Can you imagine in today’s world of constant internet, the 24-hour news cycle, and celebrity tell-alls, keeping a secret? Not only a secret but a series of secrets? And all of these secrets were necessary to protect your homeland from being invaded.
Thousands of people eventually worked at Bletchley Park, not just the 100-200 at the time of Deadly Cypher in late 1939. And yet during the six-year war, the Germans never discovered that Bletchley Park was trying and then succeeding in breaking the unbreakable Enigma codes. The British government read all of Germany’s battle plans and the location of the U-boats long before the war ended, and the Germans never guessed, in large part because they believed their encoded transmissions were undecipherable.
The only reason Britain could do this was because the people of Britain understood the need for silence about anything having to do with the war and kept that silence. Those who worked at Bletchley Park had to keep that secret not only through the war but until the 1980s. Many of them took the secret to their graves after that time.
Those who worked there couldn’t tell their families where they worked or what they were doing. To the people they were billeted with, they just said they were working on the air defense of London.
Even more interestingly, most people accepted that they should not ask their government-employed family members or friends what they were doing or where they were posted. Their parents might say they’d received a letter from their child and they were well, but that was all they’d say. Not where they were or what they were doing, in large part because they wouldn’t know.
The letters they received, if their child was so indiscreet to say anything specific, would be blacked-out by the censors. Mail was read before it was sent on within the post office. I realize that sounds amazing, that private letters would be read and censored, but it was accepted as necessary as long as a war threatened their homes.
The time period Deadly Cypher takes place is during the Phony War. From the declaration of war on September 3, 1939, until the invasion of Denmark and Norway in April 1940, there was very little shooting going on. Most of September was spent by the German army in subjugating Poland and there was a small amount of naval warfare between the U-boats and British ships, but there was a great deal of training being done by both sides. Battle plans and redeployment of men and resources were taking place.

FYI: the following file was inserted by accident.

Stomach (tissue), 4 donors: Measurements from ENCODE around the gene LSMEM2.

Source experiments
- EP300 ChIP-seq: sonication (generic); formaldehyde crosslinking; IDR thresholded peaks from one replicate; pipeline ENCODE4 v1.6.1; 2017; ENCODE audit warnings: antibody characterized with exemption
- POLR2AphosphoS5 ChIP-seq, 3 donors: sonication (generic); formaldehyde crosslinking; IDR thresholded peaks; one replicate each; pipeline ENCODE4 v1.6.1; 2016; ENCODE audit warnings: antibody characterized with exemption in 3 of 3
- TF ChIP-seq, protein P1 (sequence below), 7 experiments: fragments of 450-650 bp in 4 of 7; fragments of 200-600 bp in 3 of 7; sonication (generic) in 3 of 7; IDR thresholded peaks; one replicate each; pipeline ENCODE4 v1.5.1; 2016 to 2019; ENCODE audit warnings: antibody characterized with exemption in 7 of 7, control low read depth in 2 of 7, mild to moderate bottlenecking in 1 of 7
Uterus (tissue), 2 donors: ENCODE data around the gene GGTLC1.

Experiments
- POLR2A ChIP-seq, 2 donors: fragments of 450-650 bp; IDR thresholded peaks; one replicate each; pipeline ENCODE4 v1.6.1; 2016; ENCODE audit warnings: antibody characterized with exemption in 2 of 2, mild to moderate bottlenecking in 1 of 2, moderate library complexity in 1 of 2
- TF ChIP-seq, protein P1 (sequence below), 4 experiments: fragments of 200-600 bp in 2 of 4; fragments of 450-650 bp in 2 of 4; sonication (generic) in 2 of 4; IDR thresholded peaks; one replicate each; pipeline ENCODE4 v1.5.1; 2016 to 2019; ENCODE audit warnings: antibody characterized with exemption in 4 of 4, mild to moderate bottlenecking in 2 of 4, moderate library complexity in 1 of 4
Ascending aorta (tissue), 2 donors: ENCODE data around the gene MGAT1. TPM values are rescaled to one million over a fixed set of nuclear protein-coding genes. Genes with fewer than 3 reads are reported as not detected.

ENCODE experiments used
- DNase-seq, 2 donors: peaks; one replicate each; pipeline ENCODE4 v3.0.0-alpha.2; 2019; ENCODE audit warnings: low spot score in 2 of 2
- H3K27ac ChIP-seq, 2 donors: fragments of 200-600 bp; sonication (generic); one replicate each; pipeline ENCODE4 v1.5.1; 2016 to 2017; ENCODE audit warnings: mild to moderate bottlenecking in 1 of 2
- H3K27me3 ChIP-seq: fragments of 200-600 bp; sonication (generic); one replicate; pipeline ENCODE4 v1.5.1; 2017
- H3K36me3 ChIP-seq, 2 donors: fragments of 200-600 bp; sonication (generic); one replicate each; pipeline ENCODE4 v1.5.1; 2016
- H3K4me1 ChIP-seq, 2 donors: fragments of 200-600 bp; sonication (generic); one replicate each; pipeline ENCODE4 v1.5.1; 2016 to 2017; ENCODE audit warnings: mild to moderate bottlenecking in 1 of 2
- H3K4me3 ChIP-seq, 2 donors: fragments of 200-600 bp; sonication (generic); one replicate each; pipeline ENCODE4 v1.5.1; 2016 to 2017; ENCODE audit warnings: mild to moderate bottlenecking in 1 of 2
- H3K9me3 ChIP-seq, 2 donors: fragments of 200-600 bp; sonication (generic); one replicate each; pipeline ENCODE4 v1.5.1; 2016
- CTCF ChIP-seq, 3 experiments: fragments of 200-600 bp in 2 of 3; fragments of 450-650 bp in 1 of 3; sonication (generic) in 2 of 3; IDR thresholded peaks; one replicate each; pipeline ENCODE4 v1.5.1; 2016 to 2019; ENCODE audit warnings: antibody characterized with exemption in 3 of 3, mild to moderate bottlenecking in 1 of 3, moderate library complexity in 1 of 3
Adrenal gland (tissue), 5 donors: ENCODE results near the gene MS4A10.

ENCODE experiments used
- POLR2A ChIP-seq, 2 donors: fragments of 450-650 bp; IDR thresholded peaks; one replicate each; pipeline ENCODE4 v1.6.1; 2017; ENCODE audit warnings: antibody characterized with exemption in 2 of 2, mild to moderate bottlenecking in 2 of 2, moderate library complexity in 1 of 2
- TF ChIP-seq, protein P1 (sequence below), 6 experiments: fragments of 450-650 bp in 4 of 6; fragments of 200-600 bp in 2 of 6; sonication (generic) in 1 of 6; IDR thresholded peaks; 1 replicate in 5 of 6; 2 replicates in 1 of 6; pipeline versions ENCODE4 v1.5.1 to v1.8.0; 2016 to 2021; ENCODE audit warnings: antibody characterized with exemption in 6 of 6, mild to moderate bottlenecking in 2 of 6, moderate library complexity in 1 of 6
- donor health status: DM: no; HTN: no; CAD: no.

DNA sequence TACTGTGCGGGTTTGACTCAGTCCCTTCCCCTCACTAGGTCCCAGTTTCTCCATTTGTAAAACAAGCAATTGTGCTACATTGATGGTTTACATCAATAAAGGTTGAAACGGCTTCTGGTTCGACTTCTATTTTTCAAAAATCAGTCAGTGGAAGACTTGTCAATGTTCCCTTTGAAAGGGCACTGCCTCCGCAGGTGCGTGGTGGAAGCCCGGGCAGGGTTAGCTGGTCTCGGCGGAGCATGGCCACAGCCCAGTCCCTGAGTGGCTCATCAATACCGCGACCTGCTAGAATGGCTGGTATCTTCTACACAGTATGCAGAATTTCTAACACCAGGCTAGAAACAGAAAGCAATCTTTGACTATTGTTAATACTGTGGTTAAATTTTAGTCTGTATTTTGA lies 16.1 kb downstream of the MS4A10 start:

Included in all this was the training code being practiced by young German radio operators who were familiarizing themselves with how the Enigma machines worked. Their transmissions were picked up by British listening stations and sent to Bletchley Park, where the codebreakers practiced deciphering these simple messages to learn how to break the more difficult, and more importantly, messages they would have later.
Deadly Cypher looks at this practice Bletchley Park was able to get during the Phony War. In just a few months, shooting would start in earnest and everything both sides had developed in this time would be used in the war to their advantage.
The Deadly Series: Book 7
Publication Date: August 24, 2021
Could a murder at Bletchley Park cost Britain the war?
November 1939. The British government has assembled a small group of intellectuals at an estate north of London as part of a top-secret codebreaking effort. Everything about it is clandestine. The facility is ringed with a veil of silence until one of the young female linguists is murdered.
Britain’s counterintelligence spymaster tasks Olivia Redmond with finding the killer and the motive. Olivia is sent in alone, without clues or suspects.
Did the murder victim uncover a mole? Could Britain’s program to break German Enigma cyphers be compromised?
If Olivia fails, it could mean the destruction of Britain.
Deadly Cypher will be on sale until August 30, 2021, when it will be sold at full price.
Deadly Cypher, book seven of the Deadly Series, is for fans of World War II era spy thrillers and classical cozy mysteries, of intrepid lady sleuths with spunk and smarts. No explicit cursing, sex, or violence.
With her love of travel, Kate Parker sets her novels overseas. Once home from her research trips and armed with hot tea and chocolate, she can be found clicking away on her keyboard, hiking the hills of central North Carolina, and spoiling her 90-pound muse puppy. She’d tell you what she did before she retired, but then she’d have to use certain skills to eliminate you. She pens stories to entertain readers who enjoy action and murder in tales about plucky heroines, quirky characters, and difficult situations in a bygone era. Her stories are sweet, as in no graphic sex, violence, or language. Her heroines remain ladylike while chasing murderers and escaping danger. Well, as ladylike as scratching, punching, and kicking can be.
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